The Corner

Politics & Policy

No, It’s Not the End of the Trump Presidency

The media often reacts to Trump’s outrages as though his presidency is on the verge of ending (some on the right also harbor this fantasy). But there’s no magic mechanism that is going to make him disappear.

We discussed a question related to this on The Editors podcast yesterday, which we recorded before the press conference. I asked whether the Charlottesville episode would be a blip or a watershed in how people view Trump. Michael Brendan Dougherty argued watershed. I thought blip, but then adopted Dan McLaughlin’s formulation — not watershed or blip, but erosion, part of a steady slide.

That’s still my answer, but Trump should realize what thin ice he’s on. I don’t think there are any Republican senators who are enthusiastic about him in private, and many disdain him. These are the people that Trump may eventually need to protect him in a Senate impeachment trial.

And then there are Trump’s own officials. Oftentimes, the social-media focus on how political figures are reacting to a statement or event can be cheap — based, say, on one picture that captures someone at an awkward moment. This was not the case with General Kelly yesterday. This video shows that he was genuinely pained by what he heard:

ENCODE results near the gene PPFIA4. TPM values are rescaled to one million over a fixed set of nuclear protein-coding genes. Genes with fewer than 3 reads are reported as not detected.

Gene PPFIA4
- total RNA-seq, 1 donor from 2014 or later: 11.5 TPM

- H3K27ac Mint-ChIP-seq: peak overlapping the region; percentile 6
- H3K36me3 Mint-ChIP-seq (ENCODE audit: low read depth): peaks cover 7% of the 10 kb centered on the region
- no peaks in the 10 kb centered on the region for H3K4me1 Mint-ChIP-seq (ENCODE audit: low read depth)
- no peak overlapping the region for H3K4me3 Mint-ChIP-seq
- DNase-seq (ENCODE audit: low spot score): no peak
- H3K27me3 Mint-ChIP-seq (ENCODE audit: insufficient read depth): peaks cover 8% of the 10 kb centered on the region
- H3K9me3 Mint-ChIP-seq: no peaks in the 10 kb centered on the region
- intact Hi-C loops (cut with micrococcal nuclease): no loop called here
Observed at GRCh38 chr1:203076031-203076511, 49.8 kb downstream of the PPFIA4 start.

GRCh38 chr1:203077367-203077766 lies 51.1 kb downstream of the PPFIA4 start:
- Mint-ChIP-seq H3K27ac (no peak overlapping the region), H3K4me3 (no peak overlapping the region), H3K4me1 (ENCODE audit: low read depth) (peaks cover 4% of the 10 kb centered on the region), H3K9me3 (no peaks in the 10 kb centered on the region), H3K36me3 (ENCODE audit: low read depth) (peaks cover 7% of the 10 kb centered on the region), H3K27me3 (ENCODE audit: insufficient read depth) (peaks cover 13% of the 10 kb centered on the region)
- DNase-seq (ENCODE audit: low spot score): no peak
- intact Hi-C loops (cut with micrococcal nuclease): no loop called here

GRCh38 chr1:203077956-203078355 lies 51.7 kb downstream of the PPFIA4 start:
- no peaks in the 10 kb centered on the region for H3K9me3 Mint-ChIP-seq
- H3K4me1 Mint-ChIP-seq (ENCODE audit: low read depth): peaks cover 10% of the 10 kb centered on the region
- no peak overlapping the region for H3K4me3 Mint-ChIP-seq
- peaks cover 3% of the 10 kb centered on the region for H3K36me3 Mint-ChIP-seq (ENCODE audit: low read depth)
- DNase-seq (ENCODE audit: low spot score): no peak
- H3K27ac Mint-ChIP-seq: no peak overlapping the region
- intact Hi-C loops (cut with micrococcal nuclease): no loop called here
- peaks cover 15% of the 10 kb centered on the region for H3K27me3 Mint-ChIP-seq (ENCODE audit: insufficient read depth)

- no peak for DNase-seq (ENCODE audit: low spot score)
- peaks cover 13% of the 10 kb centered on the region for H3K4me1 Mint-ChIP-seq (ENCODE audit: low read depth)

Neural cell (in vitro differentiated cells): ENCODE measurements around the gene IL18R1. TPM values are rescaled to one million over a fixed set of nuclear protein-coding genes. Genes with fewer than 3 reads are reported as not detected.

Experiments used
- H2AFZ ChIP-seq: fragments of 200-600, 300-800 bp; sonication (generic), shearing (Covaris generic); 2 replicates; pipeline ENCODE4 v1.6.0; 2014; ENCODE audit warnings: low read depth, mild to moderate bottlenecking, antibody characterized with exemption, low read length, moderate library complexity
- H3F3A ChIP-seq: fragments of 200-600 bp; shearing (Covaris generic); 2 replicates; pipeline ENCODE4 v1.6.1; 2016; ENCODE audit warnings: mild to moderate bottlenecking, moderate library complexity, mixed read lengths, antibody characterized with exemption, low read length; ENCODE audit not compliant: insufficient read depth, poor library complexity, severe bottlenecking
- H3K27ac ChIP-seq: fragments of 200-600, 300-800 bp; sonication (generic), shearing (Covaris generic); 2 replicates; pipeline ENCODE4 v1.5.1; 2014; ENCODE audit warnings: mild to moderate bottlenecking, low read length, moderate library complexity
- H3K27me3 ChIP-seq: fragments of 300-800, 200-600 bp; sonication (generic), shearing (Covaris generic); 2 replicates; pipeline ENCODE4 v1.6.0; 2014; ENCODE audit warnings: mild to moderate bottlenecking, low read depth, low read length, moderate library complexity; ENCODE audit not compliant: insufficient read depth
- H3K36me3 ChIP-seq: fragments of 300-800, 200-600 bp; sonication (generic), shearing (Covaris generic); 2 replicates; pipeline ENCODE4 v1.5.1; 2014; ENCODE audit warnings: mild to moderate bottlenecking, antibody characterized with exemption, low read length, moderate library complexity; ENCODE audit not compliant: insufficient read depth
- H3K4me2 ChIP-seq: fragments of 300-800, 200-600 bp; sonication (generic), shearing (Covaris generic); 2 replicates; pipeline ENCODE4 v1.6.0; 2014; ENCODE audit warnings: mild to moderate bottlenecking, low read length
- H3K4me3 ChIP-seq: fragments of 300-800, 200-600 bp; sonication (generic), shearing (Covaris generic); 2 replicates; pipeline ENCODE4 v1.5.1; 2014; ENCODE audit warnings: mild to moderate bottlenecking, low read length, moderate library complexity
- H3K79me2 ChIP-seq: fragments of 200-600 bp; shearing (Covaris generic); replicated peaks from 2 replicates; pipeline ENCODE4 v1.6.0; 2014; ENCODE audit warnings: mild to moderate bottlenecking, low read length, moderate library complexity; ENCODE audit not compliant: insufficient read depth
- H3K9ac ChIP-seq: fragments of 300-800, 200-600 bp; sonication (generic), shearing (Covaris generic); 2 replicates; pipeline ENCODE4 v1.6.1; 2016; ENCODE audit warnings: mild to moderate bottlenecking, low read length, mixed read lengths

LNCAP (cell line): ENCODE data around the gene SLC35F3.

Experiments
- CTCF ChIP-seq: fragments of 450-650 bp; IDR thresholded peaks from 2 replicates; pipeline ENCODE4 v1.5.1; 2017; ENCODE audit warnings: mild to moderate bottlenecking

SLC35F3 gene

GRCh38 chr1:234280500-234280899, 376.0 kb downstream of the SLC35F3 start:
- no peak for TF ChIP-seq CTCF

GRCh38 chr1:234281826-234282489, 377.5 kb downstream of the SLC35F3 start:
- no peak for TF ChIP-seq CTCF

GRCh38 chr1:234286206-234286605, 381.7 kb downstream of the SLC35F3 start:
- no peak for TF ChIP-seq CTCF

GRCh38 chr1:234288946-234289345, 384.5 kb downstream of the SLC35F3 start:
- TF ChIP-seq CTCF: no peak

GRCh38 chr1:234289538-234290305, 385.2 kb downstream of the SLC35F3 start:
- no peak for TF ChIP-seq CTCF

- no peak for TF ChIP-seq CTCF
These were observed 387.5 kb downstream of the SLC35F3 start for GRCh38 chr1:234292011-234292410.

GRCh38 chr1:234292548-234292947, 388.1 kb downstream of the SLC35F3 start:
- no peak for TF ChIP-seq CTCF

If Kelly quit, it would likely be debilitating to the White House. So the answer is erosion, but the longer you erode, the less margin for error you have and eventually you will indeed reach a breaking point.

 

Rich Lowry — Rich Lowry is the editor of National Review. He can be reached via email: comments.lowry@nationalreview.com. 

Most Popular

PC Culture

Warren Is a Fraud

Senator Elizabeth Warren (D., Mass.) has been telling a story for years. It’s a deeply romantic story about her parents and their young love, fraught with the familial bigotry of an earlier time. Here’s how she told it this week in a video she released in preparation for her 2020 run: My daddy always said he ... Read More
U.S.

Two Minnesota Republican Candidates Assaulted

Two Republican candidates for state office in Minnesota have been physically assaulted in recent days, leading prominent Republican lawmakers to caution their Democratic colleagues against employing inflammatory rhetoric. Republican state representative Sarah Anderson was punched in the arm last week after ... Read More